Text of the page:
“We just want to make it as welcoming as possible, and try to give them a bit of privacy with the stations, so they can sit as a family unit, and have the conversation, ask any questions they might have too, and be comfortable.”
PEI’s chief public health officer made an appearance at the clinic on Friday. Dr. Heather Morrison said she’s pleased to see so many parents booking shots for their children.
“I almost got goosebumps in there. There are children who are excited, there are parents who are that excited. Just to be a part of it was pretty special” Morrison said.
In a survey by the province, about 70 per cent of parents said they would get their child vaccinated, while others said they were undecided.
Morrison said she thinks word of mouth will convince many of them to sign up.
“We know it can influence others if we know that your friends have booked their vaccine,” she said.
“I saw children here today wearing stickers saying, ‘I got my COVID vaccine.’ They will start talking amongst their friends that ‘I got mine, and it feels good.'”
Five community clinics across P.E.I. are currently offering the vaccine for five to 11-year-olds.
In the new year, the plan is to set up school clinics for kids in grades four to six.
UK COVID genomics head says new variant likely to come to UK
A ban on flights from southern Africa came into force in Britain on Friday, and numerous other countries also restricted travel from the region.
“(B.1.1.529 is) something that I would guess is likely to be transmitted into the UK at some point, but it buys that time,” COG-UK Chair Sharon Peacock told reporters.
“I think buying time is important and it’s worthwhile, because we can find out what we need to know about that particular variant.”
Speaking at a briefing with other experts, Peacock praised the quick work of South African scientists who shared what they knew about the variant after a surge in cases centred on Gauteng province.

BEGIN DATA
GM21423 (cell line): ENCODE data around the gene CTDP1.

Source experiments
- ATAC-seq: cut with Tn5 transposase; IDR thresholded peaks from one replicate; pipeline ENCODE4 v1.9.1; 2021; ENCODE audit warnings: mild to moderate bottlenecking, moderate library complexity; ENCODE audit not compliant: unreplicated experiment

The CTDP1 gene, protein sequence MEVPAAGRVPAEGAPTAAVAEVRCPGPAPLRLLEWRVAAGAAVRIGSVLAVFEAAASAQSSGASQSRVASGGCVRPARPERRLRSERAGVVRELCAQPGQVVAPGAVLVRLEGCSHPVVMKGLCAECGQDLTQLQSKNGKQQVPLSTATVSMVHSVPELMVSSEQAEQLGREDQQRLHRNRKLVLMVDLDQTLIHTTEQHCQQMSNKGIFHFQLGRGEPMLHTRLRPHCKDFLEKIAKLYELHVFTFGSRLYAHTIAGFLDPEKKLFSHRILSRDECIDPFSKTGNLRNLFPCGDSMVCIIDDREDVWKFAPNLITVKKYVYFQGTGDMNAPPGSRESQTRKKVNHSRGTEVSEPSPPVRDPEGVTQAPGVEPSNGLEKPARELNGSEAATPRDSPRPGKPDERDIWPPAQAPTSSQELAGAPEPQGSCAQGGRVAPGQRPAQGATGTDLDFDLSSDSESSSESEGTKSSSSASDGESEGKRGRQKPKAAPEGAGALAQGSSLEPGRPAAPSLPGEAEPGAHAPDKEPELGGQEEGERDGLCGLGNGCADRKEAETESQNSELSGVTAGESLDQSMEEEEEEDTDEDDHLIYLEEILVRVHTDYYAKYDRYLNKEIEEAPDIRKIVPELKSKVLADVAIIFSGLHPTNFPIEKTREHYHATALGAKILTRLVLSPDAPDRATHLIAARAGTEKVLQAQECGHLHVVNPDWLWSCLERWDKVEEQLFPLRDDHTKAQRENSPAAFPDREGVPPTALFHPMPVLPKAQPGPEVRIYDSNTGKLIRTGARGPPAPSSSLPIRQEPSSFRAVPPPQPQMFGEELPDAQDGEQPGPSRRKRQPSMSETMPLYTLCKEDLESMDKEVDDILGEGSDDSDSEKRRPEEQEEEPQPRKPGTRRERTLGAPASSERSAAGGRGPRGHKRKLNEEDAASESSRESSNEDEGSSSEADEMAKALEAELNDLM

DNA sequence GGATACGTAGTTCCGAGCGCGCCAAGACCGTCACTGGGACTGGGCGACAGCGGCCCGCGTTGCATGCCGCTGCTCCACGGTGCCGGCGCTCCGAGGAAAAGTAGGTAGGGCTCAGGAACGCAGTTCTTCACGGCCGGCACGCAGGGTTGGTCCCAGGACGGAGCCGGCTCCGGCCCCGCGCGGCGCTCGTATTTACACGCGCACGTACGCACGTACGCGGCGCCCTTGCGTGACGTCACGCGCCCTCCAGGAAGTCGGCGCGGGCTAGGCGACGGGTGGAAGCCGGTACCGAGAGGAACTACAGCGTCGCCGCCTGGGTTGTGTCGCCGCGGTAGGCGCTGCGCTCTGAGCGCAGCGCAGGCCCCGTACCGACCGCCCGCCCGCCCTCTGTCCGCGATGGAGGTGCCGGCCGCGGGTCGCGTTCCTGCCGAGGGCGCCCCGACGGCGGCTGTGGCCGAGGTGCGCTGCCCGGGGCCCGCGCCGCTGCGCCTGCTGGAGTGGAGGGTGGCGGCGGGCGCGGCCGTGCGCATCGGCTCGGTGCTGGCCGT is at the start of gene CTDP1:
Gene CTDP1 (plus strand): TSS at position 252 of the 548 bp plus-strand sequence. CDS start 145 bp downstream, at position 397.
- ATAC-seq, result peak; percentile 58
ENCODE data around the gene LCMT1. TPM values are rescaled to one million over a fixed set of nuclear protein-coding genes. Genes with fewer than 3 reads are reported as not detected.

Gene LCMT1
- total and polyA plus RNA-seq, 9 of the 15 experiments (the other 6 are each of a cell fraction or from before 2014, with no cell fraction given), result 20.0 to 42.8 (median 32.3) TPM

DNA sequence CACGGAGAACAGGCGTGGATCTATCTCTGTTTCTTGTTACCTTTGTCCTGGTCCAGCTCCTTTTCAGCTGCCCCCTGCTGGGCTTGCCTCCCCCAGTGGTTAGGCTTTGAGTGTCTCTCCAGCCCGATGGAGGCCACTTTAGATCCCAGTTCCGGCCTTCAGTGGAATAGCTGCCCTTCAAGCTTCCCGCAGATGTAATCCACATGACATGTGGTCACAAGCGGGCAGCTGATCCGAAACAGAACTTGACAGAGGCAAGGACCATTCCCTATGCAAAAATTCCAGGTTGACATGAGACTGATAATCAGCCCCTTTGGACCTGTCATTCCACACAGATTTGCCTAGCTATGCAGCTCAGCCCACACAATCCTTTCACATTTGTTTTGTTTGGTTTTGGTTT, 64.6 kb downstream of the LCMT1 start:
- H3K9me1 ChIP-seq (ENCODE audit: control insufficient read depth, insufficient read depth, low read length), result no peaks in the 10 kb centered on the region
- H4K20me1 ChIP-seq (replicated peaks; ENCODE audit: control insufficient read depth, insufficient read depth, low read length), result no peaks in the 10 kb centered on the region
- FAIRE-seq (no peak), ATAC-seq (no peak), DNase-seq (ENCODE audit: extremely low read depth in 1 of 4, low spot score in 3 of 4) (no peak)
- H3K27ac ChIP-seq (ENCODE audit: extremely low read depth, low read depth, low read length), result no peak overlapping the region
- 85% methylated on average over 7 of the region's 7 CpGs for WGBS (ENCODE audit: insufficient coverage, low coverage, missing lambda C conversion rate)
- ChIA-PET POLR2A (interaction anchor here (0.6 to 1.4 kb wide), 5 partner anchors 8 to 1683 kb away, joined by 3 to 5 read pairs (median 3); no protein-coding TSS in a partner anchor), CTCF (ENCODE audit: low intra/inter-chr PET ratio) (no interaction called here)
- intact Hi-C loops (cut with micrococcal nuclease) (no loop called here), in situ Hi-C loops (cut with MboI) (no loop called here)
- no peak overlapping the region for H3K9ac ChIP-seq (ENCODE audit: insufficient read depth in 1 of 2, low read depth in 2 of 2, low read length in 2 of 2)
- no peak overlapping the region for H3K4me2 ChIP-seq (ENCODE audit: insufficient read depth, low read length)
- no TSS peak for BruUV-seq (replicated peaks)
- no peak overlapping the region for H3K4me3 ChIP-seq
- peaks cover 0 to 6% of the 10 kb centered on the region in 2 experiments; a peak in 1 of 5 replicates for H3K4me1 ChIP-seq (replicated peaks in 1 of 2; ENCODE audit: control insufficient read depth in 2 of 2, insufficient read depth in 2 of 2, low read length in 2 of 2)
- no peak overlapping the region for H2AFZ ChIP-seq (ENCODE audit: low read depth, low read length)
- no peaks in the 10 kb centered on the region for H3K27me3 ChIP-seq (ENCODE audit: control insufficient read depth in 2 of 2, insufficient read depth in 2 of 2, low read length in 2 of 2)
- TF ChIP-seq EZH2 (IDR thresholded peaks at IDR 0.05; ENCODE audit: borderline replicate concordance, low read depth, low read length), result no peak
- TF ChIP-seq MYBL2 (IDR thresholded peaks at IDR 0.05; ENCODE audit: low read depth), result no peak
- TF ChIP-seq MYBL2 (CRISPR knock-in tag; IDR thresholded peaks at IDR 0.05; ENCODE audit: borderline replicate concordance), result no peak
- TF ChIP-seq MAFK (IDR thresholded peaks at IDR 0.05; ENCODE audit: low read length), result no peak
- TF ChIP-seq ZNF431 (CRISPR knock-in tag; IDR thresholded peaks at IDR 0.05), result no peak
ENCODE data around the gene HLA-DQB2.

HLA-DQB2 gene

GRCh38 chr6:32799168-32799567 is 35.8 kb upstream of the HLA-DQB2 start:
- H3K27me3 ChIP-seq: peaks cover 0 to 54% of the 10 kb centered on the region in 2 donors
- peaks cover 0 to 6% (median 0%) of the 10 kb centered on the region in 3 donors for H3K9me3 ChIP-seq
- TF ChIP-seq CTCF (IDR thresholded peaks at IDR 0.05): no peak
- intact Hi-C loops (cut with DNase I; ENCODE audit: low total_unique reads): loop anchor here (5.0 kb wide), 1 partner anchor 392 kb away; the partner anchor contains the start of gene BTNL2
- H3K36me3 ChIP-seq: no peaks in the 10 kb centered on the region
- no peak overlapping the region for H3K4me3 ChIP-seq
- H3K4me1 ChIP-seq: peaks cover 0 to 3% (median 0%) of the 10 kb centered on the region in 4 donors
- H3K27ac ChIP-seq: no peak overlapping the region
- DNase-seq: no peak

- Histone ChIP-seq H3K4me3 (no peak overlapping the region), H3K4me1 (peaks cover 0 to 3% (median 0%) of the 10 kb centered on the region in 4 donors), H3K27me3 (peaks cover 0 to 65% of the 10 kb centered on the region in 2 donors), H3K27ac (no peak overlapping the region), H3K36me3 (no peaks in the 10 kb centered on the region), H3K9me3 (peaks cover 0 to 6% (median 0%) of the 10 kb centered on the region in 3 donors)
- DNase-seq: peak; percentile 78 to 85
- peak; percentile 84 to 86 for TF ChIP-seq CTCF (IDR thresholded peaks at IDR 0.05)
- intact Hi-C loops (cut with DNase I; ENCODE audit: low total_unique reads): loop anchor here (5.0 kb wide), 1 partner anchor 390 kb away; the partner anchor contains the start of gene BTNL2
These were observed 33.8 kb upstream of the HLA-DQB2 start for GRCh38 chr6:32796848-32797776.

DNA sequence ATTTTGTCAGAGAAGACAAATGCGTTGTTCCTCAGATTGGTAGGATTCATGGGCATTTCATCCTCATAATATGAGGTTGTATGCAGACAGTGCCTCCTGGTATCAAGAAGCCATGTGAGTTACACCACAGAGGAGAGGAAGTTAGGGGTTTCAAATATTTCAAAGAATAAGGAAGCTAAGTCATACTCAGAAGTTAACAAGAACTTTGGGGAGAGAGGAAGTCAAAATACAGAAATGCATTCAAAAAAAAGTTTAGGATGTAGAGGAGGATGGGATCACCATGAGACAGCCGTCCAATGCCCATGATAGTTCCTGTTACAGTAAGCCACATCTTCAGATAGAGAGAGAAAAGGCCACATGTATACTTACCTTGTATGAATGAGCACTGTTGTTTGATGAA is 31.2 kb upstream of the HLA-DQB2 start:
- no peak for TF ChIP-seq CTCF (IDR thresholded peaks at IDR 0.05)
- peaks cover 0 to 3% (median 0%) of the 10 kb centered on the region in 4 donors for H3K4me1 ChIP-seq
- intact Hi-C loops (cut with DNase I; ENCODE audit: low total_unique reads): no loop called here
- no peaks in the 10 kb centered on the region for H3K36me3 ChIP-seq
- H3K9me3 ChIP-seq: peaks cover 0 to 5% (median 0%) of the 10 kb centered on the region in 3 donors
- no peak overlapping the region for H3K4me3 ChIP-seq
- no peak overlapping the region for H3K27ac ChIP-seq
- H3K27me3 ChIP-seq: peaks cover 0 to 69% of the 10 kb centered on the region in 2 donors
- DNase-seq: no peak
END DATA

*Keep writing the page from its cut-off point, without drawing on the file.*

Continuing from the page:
That early warning could be crucial in preventing the variant taking over rapidly from the Delta variant as the world’s dominant one, even as South Africa bristles at the swift imposition of barriers to travel.
“This is a different circumstance than Delta, and there might be some hope for maybe some amount of containment,” said Jeffrey Barrett, Director of the COVID-19 Genomics Initiative at the Wellcome Sanger Institute.
“The difference really is that the surveillance was so good in South Africa and other nearby countries that they found this, understood that it was a problem, and told the world extremely fast.”
Peacock said it was important not to assume that the variant had arisen in South Africa just because it had been detected there.
“Variants will fly under the radar in countries where there’s no sequencing capability,” she said.
A distinctive trait known as an “S-gene target failure”, which distinguishes the new variant from Delta, means that PCR tests can give a clue to the presence of the new variant without full genomic sequencing.
However, Wendy Barclay, a virologist who leads the UK National Virology Consortium G2P-UK, cautioned that some other variants also had the trait.
Many parts of Europe have been struggling with high and rising COVID rates for weeks, but Barrett said these were unlikely to be driven by B.1.1.529, even in places with less sequencing.
“They are consistently finding a mix of Delta variant, basically,” he said.
(Reporting by Alistair Smout; Editing by Kevin Liffey)